By Oliver Woolley, Envestors
As an entrepreneur you may have a growing business but perhaps would like to see it grow more quickly and be able to capitalise on additional opportunities. To achieve this you may decide to raise equity growth capital. But do you know what is involved and much this will cost?
To help set expectations, Envestors, which has raised over £100m for 200+ businesses, has created an overview of the costs of raising capital to help you budget.
Upfront costs require around £7,000-£29,000, factoring in success and/or monitoring and due diligence fees for funds. Your total spend will be £20k-£60k, depending on where the funds come from and the total raise amount.
As a percentage this spend can be as little as 5%-13% for raises above £500k or as much as 9%-24% for raises at or below £250k.
Let’s review where you will need to spend to achieve your raise.
To avoid future problems, this is an area worth spending your budget on. While we always recommend working with a lawyer specialised in early-stage investments, you’ve a choice between platform-based services, like Seedlegals, starting at £1,000 or firms like CMS, which while more expensive starting at £5,000, are a safer choice for businesses beyond the seed stage.
Selling shares in your business requires numerous legal documents. For example, a Term Sheet. This is a summary outlining the material terms of the agreement. You can create this, and your lawyer will use it as a basis for further documentation. You’ll also require a Shareholders Agreement, Subscription Agreement/Investment Agreement, Disclosure Letter, Articles of Association and Deed of Adherence (used when new investors are joining a pre-existing group).
Additionally, you’ll need a Service Agreementwhich includes employment contracts with the managers/directors, incorporating non-compete restrictions. Many investors will review employment contracts during their due diligence. It’s not requisite to launch your fundraise, but will required.
That is a lot of documentation to put together – especially if you’re just starting out. Sometimes smaller deals, under £100k will use a Letter of Agreement/Conditions of Investment Letter. These letters may be drawn up with little involvement from a lawyer. The advantage is that this process is quicker and cheaper; the disadvantage is that these documents may not incorporate proper legal protections for the investors. You may also need advice on your company’s Articles and the shareholder’s agreement (if there is one).
Tax advisory fees
The Seed and/or Enterprise Investment Scheme (S/EIS) is a major incentive for investors. However, S/EIS is complicated, and we always advise working with a third-party on your application. Starting costs range from £1,500 – £3,000.
Corporate finance advisory fees
Investment readiness means you have a clear proposition and all requisite documentation to support your raise. Some Local Enterprise Partnerships (LEPs) or Chambers of Commerce offer subsidized ‘investment readiness’ programmes. Fees range from £1,000-£10,000, or a monthly retainer.
The right amount for marketing depends on several factors, including your audience, the size of your business, your current level of awareness and what kind of investor you’re targeting.
For many, using an agency to produce a pitch deck is a smart move. We see a lot of pitch decks which make it difficult to understand what the business is and why anyone would want to invest in it.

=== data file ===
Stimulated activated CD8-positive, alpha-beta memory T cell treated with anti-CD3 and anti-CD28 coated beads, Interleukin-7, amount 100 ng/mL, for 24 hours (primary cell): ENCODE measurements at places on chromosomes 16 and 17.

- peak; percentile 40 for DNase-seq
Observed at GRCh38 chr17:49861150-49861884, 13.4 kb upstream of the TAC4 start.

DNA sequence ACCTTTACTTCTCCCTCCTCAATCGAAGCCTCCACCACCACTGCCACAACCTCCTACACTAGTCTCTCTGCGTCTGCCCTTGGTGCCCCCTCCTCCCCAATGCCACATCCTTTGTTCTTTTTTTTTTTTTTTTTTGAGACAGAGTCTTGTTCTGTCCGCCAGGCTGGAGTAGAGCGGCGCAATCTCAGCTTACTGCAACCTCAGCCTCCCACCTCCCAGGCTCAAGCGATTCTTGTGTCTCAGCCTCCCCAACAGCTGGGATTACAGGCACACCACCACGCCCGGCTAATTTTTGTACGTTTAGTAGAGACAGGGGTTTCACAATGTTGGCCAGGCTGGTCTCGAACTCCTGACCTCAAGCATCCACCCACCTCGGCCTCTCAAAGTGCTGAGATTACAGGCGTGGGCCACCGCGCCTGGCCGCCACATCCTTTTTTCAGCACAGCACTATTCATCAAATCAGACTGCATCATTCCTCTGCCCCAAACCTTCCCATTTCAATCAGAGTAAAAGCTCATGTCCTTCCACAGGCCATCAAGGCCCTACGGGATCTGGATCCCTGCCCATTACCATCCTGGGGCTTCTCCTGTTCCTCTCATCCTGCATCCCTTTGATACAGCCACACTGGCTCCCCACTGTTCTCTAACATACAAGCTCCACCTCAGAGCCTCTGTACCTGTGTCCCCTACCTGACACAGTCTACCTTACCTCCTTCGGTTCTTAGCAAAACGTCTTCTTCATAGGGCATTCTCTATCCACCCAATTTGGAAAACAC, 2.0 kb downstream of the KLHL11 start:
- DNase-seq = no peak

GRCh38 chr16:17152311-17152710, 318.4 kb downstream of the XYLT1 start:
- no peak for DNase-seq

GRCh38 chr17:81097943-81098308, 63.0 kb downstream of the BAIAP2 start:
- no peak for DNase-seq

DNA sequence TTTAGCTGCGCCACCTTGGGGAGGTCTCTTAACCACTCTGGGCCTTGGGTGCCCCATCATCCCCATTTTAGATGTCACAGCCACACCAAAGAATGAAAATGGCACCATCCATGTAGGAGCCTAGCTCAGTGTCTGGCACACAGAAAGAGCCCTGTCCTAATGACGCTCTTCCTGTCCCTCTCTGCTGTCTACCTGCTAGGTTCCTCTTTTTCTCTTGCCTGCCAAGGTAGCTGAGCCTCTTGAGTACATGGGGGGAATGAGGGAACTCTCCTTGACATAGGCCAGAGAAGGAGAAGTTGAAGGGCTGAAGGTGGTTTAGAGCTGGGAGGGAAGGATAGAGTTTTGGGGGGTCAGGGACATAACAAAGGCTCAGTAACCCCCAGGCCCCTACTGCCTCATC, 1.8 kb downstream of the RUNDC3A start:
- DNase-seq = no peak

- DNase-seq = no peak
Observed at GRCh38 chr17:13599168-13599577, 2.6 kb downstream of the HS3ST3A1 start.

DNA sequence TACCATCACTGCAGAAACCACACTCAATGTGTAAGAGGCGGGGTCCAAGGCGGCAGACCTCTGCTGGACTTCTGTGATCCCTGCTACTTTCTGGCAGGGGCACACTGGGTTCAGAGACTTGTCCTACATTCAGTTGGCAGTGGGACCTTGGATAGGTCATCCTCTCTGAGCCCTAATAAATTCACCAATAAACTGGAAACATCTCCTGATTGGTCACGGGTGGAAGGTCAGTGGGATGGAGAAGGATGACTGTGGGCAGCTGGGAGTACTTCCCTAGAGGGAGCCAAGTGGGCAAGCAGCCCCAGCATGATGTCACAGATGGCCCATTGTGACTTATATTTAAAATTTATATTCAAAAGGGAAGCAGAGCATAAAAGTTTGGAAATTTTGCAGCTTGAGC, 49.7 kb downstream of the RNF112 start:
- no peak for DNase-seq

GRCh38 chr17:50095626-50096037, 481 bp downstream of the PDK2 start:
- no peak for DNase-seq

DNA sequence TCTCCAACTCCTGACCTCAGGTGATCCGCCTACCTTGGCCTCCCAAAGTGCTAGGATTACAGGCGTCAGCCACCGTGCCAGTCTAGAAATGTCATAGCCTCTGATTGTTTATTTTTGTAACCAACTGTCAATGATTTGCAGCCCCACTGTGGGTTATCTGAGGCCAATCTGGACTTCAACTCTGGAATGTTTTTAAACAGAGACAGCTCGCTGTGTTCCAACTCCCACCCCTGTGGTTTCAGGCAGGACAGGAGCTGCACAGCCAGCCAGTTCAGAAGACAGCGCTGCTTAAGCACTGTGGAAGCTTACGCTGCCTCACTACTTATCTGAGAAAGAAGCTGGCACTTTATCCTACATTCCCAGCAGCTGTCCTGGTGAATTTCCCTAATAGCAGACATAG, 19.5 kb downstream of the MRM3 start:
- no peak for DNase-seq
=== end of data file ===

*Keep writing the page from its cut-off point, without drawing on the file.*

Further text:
Videos have been shown to drive engagement and may be worth considering. However, a good video can be costly. £3k is a typical starting point.
Cold-approaching investors e.g. via LinkedIn isn’t the best way to raise capital.
There are organisations, with networks of registered investors, which understand the type of deals of interest to their community. They usually charge fees for access. Some charge for investment readiness and promotion while others charge a flat fee for access.
Fees range from £200-£6,000 and depending on the service may mean you don’t need to spend on advisory fees.
Success fees are payable as a percentage of funds raised through an intermediary. Typically, 5% -7%, although some will charge much more, of the funds raised. Some brokers may also ask for options.
Due diligence fees and abort costs
These fees are often charged when working with funds. They cover the cost of conducting legal, financial and technical due diligence on your company. This can be anything from £10,000 to £25,000 and is typically taken out of the funds they invest. If you pull out of the deal, you may also be liable for these costs as an abort fee.
Post-investment monitoring fees
Most investment funds will require you to pay monitoring fees once the funds are in place. These are usually around £6,000 per annum. In some cases, you may be able to increase the amount of finance raised to cover some or all of the costs.
You can see from this why it takes money to raise money. Fundraising is complicated and takes a lot of time. However, by understanding what is involved and you can budget accordingly, get the help you need and impress potential investors.
ABOUT THE AUTHOR
Oliver Woolley is CEO and co-founder of Envestors. Envestors’ digital investment platform brings together entrepreneurs and investors across geographies, communities and sectors – creating the single marketplace for early stage investment in the UK.
Envestors partners with accelerators, incubators and angel networks to provide a white-label platform empowering them to promote deals, engage investors and connect to other networks.
Founded in 2004, Envestors has helped more than 200 high growth businesses raise more than £100m through its own private investment club.
Envestors is authorised and regulated by the Financial Conduct Authority.